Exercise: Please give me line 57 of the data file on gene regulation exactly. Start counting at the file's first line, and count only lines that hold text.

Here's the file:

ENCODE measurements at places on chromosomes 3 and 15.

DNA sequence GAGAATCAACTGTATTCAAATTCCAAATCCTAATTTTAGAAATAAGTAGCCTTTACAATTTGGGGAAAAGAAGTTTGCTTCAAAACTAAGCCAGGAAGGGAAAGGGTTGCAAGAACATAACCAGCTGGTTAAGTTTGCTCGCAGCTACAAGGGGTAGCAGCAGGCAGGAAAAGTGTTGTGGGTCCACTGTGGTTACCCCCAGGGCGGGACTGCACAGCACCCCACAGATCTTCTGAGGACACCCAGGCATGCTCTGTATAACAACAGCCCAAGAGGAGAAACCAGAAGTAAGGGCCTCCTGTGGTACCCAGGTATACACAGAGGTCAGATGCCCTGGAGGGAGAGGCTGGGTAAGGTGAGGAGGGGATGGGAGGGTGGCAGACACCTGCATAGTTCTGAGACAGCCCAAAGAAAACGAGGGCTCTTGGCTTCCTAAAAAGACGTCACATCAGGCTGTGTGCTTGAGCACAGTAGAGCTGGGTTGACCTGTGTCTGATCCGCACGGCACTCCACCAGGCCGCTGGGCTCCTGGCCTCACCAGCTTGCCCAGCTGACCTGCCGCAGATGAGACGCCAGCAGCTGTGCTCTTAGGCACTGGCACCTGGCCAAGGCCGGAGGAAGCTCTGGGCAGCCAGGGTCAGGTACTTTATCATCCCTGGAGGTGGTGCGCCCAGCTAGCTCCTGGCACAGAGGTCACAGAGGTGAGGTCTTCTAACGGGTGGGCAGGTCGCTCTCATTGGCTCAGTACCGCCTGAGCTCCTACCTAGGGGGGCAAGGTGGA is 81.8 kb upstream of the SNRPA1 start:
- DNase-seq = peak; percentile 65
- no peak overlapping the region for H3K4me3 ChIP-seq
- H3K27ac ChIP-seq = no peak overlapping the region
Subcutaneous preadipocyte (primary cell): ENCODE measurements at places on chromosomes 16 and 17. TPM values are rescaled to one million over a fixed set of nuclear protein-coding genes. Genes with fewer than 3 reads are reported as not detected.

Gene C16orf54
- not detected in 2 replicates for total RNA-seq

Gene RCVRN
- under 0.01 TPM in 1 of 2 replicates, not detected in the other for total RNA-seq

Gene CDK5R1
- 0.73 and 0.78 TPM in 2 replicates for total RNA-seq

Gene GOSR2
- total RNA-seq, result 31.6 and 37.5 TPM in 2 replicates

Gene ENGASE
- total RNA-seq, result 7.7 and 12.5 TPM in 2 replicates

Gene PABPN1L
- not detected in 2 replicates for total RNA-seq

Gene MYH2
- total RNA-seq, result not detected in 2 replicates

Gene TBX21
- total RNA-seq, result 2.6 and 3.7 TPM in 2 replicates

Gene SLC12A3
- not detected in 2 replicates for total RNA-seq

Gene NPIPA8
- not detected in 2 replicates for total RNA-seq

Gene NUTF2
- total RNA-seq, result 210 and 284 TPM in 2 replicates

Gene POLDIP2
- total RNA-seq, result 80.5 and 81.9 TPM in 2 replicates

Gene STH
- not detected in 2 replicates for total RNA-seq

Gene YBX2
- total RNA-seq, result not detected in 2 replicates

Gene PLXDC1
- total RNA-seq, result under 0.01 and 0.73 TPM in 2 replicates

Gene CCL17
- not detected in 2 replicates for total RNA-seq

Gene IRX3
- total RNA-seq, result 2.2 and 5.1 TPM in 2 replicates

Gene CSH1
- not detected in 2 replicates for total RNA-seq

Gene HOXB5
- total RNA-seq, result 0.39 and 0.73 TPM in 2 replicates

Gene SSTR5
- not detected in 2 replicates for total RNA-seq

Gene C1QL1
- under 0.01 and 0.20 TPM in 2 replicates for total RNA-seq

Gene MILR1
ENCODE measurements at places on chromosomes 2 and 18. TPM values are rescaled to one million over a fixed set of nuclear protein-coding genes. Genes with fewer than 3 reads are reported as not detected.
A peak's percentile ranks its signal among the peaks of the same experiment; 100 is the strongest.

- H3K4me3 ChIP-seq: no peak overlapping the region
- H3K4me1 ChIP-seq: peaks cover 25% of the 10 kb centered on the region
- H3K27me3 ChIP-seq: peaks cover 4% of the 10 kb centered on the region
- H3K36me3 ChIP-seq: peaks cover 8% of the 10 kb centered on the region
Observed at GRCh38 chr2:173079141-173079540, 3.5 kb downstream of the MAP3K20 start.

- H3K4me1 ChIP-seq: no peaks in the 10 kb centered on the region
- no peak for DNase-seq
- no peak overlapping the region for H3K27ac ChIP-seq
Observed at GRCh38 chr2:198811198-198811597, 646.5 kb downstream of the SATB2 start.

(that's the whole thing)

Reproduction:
- H3K4me1 ChIP-seq: no peaks in the 10 kb centered on the region